OKLAHOMA CITY (KFOR) – Lawmakers and healthcare leaders say they are hoping to alleviate some concerns associated with a proposed measure that is making its way through the Oklahoma Capitol.

The Oklahoma HealthCare Authority and state legislators held a press conference one day before the final vote of a new bill, Senate Bill 1369, also known as the Health Information Act.

If passed, the measure would require all healthcare providers to enter patient records into an online database.

State lawmakers spoke out on Tuesday and said they want to knock down fears and rumors about the creation of a new statewide healthcare database. 

“We could have done a better job communicating this, but I’m astounded by some of the unprofessional conduct with some of our counseling association and some of our counselors. They’ve chosen to react emotionally and unethically,” said State Representative Marcus McEntire, District 50. 

Rep. McEntire’s comment came after hundreds of health care workers marched to the State Capitol on Saturday, arguing the new bill would be a violation of patients’ rights and privacy.

Our concerns are that they are not understanding the importance of consent, not just privacy, but a client’s right to choose and consent what is shared,” said Shay Espinosa, an LPC and spokesperson for Oklahoma Providers for Privacy 

On Tuesday, lawmakers said it is not mandatory and stressed it is up to the patient whether they want their information shared, adding that their data stays confidential. 

“The patient will be in control of their data. They’re in more control of their data and will also open up opportunities for them to see other doctors without having to lug around their medical records,” said McEntire.  

But an LPC and spokesperson for Oklahoma Providers for Privacy, Shay Espinosa, argued that it is not clear in the written rules under “Required Participation.” 

Rules under “Required Participation”

“If that is what they’re trying to debunk, that does not fall in line with what is on their website. They do give an option to opt out. But currently it states Oklahoma is an opt in state,” said Espinosa.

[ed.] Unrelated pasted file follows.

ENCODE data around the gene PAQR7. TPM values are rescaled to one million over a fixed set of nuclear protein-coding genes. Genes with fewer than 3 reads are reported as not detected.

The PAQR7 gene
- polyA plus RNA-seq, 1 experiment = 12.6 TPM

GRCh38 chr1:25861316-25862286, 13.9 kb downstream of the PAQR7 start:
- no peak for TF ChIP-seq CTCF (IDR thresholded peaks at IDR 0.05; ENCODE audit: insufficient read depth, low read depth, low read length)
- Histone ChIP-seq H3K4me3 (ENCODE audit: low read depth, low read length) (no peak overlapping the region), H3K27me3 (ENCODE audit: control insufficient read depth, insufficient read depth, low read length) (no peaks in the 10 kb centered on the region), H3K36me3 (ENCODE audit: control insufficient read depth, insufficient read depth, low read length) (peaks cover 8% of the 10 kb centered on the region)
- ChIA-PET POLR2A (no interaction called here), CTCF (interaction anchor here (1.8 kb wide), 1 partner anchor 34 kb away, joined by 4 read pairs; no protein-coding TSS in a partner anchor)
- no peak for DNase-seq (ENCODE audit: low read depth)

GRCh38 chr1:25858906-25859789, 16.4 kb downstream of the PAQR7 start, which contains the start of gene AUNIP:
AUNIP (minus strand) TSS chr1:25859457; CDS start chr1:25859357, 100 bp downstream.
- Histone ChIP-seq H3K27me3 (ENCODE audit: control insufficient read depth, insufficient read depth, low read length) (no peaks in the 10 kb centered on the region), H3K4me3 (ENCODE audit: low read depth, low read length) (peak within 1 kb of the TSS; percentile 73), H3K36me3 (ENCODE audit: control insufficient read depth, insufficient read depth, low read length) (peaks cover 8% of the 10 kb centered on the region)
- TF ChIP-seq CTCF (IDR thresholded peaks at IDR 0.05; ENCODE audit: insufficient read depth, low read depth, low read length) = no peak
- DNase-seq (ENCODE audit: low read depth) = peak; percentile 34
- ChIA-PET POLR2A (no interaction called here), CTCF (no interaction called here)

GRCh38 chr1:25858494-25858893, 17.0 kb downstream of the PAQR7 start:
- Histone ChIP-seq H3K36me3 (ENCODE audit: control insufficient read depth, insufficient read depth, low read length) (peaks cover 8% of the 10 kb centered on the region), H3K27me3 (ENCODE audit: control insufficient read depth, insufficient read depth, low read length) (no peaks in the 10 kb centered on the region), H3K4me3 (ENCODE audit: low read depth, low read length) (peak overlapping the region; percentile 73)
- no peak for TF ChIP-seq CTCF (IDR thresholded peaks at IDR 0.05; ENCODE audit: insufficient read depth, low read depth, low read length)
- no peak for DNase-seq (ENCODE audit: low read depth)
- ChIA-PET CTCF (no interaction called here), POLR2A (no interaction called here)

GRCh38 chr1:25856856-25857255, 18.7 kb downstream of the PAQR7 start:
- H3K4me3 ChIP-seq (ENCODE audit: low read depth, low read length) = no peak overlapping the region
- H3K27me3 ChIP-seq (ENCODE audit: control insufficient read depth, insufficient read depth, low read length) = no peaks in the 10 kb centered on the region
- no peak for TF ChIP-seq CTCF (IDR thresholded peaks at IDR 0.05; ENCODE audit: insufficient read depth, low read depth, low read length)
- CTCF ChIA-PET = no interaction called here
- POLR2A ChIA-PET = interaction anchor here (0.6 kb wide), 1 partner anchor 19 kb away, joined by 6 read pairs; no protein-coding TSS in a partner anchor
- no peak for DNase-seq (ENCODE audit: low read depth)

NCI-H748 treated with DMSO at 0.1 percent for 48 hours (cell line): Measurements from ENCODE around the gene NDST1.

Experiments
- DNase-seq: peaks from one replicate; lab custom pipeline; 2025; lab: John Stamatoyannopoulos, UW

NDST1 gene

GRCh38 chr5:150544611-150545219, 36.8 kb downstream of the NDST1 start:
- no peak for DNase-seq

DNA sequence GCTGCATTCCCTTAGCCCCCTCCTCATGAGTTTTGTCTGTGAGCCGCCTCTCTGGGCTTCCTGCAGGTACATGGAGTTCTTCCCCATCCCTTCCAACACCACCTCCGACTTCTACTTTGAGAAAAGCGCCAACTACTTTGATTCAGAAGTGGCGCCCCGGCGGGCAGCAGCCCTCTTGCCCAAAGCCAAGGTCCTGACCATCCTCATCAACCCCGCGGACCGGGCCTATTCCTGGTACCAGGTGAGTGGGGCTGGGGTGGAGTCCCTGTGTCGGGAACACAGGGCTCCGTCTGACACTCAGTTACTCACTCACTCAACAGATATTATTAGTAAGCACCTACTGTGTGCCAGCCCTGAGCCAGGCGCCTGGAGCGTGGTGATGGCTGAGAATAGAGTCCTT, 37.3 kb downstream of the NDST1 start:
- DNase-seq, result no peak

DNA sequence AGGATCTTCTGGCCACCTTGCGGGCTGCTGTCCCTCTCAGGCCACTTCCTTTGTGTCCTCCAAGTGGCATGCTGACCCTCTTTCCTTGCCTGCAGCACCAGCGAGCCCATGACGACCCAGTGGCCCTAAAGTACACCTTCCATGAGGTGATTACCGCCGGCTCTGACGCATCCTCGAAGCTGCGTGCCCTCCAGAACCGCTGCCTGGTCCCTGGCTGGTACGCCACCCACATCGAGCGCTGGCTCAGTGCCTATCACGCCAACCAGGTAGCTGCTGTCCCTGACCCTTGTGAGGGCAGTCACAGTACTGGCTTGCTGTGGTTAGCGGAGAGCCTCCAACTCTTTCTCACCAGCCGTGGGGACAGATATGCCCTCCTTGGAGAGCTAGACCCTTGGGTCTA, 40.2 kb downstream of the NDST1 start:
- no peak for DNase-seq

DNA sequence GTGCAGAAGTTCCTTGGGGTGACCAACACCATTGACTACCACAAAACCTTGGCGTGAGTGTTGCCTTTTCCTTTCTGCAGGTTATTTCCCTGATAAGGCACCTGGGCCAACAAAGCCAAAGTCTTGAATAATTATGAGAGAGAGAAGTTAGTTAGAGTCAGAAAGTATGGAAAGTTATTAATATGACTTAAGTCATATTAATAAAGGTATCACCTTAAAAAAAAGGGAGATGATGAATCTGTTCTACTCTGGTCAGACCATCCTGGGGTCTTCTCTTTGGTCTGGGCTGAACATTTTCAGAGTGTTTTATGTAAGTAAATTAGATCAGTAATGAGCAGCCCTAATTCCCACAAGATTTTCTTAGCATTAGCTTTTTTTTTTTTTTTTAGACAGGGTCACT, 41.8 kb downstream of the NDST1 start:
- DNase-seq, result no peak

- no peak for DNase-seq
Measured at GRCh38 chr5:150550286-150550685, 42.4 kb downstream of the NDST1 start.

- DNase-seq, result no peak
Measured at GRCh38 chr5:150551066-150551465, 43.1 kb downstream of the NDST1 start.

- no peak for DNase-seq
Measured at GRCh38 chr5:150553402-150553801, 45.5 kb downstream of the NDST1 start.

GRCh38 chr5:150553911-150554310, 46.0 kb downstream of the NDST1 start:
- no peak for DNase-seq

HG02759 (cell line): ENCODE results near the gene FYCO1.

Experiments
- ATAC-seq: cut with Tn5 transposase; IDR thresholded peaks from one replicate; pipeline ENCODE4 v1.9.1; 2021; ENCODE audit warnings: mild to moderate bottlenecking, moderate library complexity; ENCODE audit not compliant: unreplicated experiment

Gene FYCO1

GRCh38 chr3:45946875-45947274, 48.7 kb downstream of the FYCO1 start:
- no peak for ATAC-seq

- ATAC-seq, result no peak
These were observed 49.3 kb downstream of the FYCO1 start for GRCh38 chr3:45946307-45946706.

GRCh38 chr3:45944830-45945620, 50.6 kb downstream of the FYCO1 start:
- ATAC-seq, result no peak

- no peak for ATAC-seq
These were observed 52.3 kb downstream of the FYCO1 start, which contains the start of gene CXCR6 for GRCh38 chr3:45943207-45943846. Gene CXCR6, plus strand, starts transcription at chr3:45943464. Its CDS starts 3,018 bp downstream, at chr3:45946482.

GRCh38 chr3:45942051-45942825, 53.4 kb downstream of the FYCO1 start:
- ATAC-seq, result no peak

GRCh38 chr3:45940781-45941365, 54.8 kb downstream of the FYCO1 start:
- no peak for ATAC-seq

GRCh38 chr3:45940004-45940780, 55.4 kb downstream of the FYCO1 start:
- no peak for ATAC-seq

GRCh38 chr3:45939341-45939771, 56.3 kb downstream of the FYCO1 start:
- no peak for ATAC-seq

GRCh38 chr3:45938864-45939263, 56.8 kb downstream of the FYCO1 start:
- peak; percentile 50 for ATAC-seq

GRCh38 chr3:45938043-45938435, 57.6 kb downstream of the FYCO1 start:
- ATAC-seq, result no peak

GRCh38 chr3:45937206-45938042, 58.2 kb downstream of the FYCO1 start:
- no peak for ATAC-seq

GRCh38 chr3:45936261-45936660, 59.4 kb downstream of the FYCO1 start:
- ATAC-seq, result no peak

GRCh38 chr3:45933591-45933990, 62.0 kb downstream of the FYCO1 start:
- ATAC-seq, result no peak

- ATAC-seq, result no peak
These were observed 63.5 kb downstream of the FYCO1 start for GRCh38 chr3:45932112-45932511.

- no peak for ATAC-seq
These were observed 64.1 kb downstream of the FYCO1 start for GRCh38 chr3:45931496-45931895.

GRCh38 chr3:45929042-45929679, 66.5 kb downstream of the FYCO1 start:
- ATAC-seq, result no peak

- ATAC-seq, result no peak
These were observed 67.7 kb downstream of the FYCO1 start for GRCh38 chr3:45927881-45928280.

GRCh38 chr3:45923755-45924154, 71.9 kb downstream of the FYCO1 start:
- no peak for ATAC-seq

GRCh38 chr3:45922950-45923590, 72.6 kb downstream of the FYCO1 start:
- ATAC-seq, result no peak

The Oklahoma HealthCare Authority explained the process on Tuesday and said behavioral health patients will be required to provide written consent before the data is uploaded, and they have the option to opt out at any time.  

“If you do not have permission from a behavioral health in a written form or a patient says no to a non-behavioral health provider, the information does not go,” said Secretary Kevin Corbett, Secretary of Health and Mental Health/OHCA CEO. 

However, Espinosa said, “Everybody’s already opted in. They have to opt out for what is viewable, not shareable. So, it’s still shared, just not viewed.” 

The new rule was designed to help patients by creating a hub for crucial patient health background information.  

The commissioner of the Oklahoma Department of Mental Health and Substance said in an emergency or crisis, these records could be critical to saving lives and it helps health professionals provide the highest quality care for patients. 

“Most people providing care at those levels would not be able to do their jobs without being able to access that information,” said Commissioner Carrie Slatton-Hodges, Commissioner of Oklahoma Department of Mental Health and Substance.  

The OHCA Board of Directors will cast their final votes Wednesday, March 22nd at 2 p.m. KFOR will bring you the outcome then.